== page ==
Shawn W. Miller, Chair
2130 JFSB, (801) 422-3425
College of Family, Home, and Social Sciences Advisement Center
151 SWKT, (801) 422-3541
All degree programs in the Department of History are open enrollment. However, special limitations apply for teaching majors.
History stands at the heart of a liberal arts bridge between the humanities and social sciences. Historical understanding is thus basic to the life of an educated human being. As such, it is the ideal major for the student who wants the broad educational background for entrance into professions such as law, government service, or business, or who wants a liberal arts education. History can also be valuable training for someone who plans to teach.
In recognition of the broad range of uses to which historical education can be put, the field of public history has emerged in recent years. Today people whom others would consider bankers, lawyers, corporate executives, or public servants view themselves as historians—public historians. They are the people with analytical skills provided by their historical education who work outside the university but who consider themselves historians by virtue of the value of the training they have received. A significant percentage of the jobs listed by firms and agencies with BYU's Employment Office specify no major. Many of these will be taken by public historians anxious to serve their employers with the valuable skills learned in their history major.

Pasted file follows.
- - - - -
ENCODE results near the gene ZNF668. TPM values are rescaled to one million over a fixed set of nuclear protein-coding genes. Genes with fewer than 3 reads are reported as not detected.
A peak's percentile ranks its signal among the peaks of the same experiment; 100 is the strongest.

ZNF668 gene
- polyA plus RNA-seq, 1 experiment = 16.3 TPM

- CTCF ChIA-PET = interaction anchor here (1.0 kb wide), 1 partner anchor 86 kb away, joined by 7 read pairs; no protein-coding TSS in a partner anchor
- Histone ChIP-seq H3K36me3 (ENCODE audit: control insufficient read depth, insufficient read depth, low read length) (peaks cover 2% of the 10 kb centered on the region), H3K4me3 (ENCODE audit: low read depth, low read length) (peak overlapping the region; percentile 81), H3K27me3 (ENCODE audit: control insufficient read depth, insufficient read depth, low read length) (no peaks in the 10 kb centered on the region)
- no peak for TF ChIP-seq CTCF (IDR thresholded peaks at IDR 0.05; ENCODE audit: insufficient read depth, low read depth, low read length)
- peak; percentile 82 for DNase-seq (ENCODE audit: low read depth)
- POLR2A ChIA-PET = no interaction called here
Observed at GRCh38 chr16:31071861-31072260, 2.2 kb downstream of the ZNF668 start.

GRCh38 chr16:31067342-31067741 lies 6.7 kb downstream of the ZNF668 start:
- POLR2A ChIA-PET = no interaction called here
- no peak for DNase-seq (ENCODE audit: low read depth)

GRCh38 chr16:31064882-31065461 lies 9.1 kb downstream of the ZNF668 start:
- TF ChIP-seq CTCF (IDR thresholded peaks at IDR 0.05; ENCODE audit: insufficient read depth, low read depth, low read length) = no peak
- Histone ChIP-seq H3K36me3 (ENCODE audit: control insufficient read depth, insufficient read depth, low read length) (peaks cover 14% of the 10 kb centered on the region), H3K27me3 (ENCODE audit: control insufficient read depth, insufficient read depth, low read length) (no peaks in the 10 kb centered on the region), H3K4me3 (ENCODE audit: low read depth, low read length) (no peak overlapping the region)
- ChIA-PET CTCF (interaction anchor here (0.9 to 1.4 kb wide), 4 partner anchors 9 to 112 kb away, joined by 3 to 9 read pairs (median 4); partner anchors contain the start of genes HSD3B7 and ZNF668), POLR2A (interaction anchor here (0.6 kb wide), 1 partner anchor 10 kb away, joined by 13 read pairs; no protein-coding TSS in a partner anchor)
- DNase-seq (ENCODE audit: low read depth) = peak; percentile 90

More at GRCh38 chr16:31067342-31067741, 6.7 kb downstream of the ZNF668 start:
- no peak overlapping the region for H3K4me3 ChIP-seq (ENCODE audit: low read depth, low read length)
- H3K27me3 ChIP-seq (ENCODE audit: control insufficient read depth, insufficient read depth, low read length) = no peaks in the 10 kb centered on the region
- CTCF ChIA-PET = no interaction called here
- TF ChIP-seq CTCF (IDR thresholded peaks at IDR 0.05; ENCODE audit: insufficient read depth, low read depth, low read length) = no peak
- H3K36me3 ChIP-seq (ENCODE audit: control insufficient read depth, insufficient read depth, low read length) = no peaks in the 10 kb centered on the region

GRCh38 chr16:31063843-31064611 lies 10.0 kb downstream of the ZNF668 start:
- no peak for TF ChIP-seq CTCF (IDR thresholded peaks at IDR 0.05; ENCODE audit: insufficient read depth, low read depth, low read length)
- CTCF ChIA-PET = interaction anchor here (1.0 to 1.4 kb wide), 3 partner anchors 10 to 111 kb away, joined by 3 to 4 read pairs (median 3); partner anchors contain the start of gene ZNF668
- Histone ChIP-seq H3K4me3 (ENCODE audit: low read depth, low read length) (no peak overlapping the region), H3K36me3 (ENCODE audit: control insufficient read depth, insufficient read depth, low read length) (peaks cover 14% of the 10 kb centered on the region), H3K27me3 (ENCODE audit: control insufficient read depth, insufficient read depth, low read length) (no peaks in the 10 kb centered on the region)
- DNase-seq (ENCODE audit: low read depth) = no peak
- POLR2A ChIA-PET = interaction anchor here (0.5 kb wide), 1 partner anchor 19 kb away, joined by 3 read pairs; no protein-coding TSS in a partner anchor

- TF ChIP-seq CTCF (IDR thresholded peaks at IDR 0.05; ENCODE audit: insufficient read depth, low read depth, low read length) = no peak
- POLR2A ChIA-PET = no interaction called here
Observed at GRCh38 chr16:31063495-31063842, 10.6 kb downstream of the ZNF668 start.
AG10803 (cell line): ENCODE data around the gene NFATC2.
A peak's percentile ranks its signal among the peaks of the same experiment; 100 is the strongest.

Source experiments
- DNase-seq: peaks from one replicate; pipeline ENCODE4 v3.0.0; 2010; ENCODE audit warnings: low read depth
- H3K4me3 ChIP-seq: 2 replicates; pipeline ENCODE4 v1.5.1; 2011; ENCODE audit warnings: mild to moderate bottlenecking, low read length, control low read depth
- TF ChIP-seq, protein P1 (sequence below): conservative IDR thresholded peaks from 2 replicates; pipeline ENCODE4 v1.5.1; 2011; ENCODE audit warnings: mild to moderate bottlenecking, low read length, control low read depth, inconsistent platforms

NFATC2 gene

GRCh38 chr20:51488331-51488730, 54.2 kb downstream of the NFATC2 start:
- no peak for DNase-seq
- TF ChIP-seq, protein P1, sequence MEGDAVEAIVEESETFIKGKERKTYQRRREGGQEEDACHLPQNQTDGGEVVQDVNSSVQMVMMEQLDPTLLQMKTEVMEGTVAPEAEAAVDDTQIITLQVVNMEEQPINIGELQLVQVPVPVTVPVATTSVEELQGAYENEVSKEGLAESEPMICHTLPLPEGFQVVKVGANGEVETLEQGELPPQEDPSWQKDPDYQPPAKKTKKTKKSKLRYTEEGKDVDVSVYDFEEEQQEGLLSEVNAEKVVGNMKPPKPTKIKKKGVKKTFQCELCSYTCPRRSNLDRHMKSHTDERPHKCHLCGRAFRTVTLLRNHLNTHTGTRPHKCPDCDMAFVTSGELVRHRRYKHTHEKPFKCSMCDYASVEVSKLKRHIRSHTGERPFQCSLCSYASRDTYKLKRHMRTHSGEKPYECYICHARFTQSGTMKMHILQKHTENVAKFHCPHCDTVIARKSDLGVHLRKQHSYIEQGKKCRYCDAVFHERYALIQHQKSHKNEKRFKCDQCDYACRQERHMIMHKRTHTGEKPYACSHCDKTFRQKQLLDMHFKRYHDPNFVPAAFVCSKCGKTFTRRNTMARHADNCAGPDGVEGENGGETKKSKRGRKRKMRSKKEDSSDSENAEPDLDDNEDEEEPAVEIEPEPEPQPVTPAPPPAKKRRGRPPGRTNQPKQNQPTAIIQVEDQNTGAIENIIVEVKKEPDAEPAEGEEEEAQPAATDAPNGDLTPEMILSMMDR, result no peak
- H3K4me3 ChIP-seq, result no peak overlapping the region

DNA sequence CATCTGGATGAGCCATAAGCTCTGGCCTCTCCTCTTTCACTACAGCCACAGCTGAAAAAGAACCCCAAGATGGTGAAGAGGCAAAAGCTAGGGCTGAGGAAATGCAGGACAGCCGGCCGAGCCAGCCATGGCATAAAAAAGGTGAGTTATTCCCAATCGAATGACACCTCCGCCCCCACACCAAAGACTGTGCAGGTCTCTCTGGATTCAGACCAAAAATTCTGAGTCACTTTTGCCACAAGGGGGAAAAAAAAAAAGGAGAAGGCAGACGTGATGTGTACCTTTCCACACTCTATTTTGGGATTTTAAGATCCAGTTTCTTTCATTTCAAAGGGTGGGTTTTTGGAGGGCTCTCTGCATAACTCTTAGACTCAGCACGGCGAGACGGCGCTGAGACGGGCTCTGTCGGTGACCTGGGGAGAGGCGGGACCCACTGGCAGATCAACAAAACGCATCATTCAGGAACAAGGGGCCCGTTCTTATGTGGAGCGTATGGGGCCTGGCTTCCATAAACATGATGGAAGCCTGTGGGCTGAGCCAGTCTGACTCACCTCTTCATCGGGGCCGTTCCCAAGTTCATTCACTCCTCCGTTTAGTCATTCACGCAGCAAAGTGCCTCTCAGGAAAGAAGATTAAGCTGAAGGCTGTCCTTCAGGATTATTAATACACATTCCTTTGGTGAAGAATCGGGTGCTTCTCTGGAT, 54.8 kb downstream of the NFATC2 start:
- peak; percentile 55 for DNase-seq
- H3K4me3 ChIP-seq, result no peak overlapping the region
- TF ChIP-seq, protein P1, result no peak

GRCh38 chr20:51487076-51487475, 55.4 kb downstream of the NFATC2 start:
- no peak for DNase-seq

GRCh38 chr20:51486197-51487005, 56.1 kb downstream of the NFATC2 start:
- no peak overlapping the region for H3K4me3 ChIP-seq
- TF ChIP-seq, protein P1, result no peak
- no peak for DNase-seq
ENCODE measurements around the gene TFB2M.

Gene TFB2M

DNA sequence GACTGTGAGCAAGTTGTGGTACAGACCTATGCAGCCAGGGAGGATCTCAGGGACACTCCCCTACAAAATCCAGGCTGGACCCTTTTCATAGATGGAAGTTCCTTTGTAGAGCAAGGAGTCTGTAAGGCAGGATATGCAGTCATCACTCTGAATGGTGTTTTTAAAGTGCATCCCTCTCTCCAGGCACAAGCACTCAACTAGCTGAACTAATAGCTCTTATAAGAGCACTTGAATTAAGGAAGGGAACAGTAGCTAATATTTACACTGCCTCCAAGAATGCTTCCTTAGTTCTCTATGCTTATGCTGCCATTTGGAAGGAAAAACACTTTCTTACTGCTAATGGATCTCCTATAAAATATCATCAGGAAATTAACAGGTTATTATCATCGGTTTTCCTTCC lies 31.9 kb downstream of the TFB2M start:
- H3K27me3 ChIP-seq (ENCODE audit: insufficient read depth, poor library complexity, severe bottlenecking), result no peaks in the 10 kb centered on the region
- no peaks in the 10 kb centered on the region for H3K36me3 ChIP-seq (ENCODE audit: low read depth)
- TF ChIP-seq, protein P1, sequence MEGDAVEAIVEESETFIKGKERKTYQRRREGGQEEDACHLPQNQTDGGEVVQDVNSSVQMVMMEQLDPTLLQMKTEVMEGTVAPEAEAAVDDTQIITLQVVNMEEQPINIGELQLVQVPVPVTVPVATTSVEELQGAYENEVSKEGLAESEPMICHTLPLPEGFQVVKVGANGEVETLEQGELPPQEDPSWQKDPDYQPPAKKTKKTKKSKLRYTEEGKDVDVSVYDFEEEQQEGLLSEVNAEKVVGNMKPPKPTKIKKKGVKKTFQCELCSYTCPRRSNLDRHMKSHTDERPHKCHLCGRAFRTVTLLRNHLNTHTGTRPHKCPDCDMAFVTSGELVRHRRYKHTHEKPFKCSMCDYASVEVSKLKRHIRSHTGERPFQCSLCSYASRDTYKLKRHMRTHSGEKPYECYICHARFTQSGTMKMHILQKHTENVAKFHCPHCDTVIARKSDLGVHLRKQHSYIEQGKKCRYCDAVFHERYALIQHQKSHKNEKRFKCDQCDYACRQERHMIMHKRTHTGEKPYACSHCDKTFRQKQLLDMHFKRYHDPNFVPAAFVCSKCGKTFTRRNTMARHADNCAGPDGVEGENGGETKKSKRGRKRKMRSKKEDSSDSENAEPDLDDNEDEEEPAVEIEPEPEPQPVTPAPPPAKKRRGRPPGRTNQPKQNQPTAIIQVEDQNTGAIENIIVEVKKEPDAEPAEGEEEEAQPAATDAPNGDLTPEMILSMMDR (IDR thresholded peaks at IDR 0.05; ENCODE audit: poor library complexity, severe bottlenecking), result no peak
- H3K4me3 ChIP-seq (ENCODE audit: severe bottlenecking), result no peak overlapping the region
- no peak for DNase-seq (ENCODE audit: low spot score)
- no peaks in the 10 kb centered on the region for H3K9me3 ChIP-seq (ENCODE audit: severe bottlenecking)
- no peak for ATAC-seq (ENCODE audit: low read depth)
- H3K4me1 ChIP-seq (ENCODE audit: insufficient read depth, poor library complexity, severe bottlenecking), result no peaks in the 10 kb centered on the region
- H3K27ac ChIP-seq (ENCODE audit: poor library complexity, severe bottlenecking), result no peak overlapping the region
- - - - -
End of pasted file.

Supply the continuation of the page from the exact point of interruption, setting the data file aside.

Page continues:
To receive a BYU bachelor's degree a student must complete, in addition to all requirements for a specific major, the following university requirements:
Students should see their college advisement center for help or information concerning the undergraduate programs.